Authentication Errors

Keep on Learning!

If you liked what you've learned so far, dive in!
Subscribe to get access to this tutorial plus
video, code and script downloads.

Start your All-Access Pass
Buy just this tutorial for $12.00

With a Subscription, click any sentence in the script to jump to that part of the video!

Login Subscribe

Go back to the login page. I wonder what happens if we fail the login... which, is only possible right now if we use a non-existent email address. Oh!

Cannot redirect to an empty URL

Filling in getLoginUrl()

Hmm: this is coming from AbstractFormLoginAuthenticator our authenticator's base class. If you dug a bit, you'd find out that, on failure, that authenticator class is calling getLoginUrl() and trying to redirect there. And, yea, that makes sense: if we fail login, the user should be redirected back to the login page. To make this actually work, all we need to do is fill in this method.

No problem: return $this->router->generate('app_login'):

... lines 1 - 13
class LoginFormAuthenticator extends AbstractFormLoginAuthenticator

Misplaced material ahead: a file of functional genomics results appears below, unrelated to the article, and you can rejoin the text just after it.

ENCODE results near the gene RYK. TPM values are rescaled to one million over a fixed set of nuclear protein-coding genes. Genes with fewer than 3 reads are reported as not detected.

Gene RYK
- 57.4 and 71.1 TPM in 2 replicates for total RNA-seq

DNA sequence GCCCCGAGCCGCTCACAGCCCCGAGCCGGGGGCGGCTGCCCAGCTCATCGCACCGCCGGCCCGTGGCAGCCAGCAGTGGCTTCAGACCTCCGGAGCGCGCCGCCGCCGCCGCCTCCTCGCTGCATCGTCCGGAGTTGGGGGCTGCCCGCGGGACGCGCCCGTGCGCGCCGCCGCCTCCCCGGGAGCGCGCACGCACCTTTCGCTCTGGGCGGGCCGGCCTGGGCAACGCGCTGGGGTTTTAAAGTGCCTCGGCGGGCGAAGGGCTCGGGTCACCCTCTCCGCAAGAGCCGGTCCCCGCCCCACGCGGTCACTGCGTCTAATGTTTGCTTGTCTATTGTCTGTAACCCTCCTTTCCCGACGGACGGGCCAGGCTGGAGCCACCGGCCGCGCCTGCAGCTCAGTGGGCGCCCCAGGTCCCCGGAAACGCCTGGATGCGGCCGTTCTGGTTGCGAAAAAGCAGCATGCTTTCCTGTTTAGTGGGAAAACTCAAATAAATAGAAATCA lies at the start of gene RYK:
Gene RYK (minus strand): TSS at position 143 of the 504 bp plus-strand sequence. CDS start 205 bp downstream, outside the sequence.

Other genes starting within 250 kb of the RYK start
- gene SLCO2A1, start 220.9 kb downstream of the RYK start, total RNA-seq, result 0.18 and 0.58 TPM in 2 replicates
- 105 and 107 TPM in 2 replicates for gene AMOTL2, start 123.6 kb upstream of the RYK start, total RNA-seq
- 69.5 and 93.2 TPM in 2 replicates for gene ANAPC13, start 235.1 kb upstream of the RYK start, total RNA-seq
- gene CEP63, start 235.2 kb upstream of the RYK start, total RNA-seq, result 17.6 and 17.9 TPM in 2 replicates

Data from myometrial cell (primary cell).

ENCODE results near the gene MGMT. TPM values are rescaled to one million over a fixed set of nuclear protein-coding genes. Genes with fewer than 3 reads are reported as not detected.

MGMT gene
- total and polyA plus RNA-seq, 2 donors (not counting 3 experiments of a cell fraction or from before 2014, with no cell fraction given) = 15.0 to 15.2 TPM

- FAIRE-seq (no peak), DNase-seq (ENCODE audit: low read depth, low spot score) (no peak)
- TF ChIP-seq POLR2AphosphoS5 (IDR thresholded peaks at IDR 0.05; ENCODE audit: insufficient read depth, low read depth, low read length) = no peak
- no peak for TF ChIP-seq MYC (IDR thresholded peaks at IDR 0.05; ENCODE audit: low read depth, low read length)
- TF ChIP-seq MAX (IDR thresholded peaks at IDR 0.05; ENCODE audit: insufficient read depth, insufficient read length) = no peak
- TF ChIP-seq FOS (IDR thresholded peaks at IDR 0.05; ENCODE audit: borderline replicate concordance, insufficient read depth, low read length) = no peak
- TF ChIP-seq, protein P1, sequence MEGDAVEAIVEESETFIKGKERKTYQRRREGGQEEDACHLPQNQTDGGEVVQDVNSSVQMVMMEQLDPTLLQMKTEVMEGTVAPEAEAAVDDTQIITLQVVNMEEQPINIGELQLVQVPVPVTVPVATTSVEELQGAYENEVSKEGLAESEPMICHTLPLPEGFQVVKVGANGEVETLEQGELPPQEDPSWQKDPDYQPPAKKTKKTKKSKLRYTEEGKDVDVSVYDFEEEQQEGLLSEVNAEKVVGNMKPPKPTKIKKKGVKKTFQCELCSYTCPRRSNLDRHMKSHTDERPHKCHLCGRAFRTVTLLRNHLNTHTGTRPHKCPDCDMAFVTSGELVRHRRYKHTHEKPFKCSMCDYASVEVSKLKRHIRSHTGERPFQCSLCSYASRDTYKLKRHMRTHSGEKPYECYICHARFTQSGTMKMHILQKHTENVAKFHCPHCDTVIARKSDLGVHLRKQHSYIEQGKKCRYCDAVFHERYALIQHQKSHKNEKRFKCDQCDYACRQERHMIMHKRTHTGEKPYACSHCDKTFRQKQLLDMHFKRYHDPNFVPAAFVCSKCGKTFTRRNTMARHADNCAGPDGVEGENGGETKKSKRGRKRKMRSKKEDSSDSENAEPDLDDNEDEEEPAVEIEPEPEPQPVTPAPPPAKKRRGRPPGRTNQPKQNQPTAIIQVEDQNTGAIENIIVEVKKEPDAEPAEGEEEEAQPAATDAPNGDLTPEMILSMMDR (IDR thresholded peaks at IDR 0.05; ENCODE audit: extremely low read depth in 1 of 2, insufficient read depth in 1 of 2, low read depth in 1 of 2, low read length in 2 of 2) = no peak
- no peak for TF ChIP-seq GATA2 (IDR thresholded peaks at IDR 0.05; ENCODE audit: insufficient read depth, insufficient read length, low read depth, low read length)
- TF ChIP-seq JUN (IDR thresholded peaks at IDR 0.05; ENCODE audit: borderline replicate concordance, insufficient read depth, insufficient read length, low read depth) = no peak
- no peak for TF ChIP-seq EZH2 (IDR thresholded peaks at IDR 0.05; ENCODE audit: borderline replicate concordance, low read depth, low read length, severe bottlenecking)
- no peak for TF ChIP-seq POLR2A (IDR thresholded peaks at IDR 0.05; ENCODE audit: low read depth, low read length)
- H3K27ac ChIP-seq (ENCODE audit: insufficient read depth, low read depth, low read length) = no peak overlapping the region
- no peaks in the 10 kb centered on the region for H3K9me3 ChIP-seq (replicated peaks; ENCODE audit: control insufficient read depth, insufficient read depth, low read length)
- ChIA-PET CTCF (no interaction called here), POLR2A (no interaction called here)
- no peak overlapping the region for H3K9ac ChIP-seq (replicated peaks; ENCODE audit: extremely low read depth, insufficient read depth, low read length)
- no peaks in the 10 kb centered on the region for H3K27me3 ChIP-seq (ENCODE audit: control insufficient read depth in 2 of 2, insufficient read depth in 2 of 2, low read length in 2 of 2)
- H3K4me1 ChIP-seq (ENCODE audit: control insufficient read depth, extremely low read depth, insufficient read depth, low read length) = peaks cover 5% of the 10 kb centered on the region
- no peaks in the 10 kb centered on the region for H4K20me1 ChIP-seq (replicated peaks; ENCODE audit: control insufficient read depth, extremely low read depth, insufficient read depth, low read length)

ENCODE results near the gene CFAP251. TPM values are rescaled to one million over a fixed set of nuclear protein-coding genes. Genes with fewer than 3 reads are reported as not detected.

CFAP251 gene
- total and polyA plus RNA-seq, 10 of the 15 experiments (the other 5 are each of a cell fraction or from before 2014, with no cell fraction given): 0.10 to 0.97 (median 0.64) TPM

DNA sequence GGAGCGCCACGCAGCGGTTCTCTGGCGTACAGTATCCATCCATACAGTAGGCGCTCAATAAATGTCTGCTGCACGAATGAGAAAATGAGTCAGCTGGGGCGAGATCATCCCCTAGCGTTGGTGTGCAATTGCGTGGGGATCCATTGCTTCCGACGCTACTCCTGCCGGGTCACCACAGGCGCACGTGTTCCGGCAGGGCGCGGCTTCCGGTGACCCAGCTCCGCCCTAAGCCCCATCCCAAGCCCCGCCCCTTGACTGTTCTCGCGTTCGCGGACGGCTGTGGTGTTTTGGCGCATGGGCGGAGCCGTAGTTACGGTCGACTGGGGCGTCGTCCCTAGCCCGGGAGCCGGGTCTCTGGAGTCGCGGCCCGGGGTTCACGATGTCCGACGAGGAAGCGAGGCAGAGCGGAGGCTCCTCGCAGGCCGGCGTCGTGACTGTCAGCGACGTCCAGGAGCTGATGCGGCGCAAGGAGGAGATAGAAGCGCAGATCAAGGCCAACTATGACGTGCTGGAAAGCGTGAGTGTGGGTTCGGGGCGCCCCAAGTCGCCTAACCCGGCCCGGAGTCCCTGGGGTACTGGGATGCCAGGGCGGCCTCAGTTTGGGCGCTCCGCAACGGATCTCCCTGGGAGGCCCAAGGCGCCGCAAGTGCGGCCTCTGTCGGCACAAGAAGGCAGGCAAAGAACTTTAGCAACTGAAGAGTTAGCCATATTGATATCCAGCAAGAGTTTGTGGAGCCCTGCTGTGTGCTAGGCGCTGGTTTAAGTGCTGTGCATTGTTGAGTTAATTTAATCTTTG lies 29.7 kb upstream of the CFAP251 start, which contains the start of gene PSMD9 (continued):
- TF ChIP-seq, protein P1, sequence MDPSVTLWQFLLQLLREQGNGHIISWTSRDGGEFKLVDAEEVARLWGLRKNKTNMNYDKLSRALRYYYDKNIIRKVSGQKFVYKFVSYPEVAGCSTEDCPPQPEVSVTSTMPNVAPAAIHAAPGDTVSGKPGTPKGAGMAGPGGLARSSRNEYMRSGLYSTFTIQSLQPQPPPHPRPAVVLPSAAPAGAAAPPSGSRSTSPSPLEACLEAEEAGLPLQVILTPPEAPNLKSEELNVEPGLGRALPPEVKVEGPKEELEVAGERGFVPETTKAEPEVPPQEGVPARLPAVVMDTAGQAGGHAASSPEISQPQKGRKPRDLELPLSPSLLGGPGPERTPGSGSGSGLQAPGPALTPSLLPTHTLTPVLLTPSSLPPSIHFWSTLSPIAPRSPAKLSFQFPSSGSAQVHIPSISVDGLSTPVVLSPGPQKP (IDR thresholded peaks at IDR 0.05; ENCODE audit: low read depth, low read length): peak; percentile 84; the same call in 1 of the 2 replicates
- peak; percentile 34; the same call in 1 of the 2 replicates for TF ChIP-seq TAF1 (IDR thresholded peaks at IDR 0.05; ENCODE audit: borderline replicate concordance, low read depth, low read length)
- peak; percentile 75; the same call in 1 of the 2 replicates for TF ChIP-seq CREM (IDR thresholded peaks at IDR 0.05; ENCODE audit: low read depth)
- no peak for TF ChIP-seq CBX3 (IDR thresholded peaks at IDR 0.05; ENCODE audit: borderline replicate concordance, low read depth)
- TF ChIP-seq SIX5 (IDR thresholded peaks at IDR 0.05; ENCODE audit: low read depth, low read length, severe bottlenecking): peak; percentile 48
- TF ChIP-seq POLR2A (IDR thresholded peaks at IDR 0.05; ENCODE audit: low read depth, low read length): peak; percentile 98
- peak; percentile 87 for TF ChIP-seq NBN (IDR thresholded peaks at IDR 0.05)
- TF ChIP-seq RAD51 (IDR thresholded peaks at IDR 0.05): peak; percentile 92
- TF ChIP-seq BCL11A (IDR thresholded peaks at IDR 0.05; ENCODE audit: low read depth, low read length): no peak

{
... lines 16 - 55
protected function getLoginUrl()
{
return $this->router->generate('app_login');
}
}

Ok, try it again: refresh and... perfect! Hey! You can even see an error message on top:

Username could not be found.

We get that exact error because of where the authenticator fails: we failed to return a user from getUser():

... lines 1 - 13
class LoginFormAuthenticator extends AbstractFormLoginAuthenticator
{
... lines 16 - 39
public function getUser($credentials, UserProviderInterface $userProvider)
{
return $this->userRepository->findOneBy(['email' => $credentials['email']]);
}
... lines 44 - 59
}

In a little while, we'll learn how to customize this message because... probably saying "Email" could not be found would make more sense.

The other common place where your authenticator can fail is in the checkCredentials() method:

... lines 1 - 13
class LoginFormAuthenticator extends AbstractFormLoginAuthenticator
{
... lines 16 - 44
public function checkCredentials($credentials, UserInterface $user)
{
// only needed if we need to check a password - we'll do that later!
return true;
}
... lines 50 - 59
}

Try returning false here for a second:

// ...
    public function checkCredentials($credentials, UserInterface $user)
    {
        return false;
    }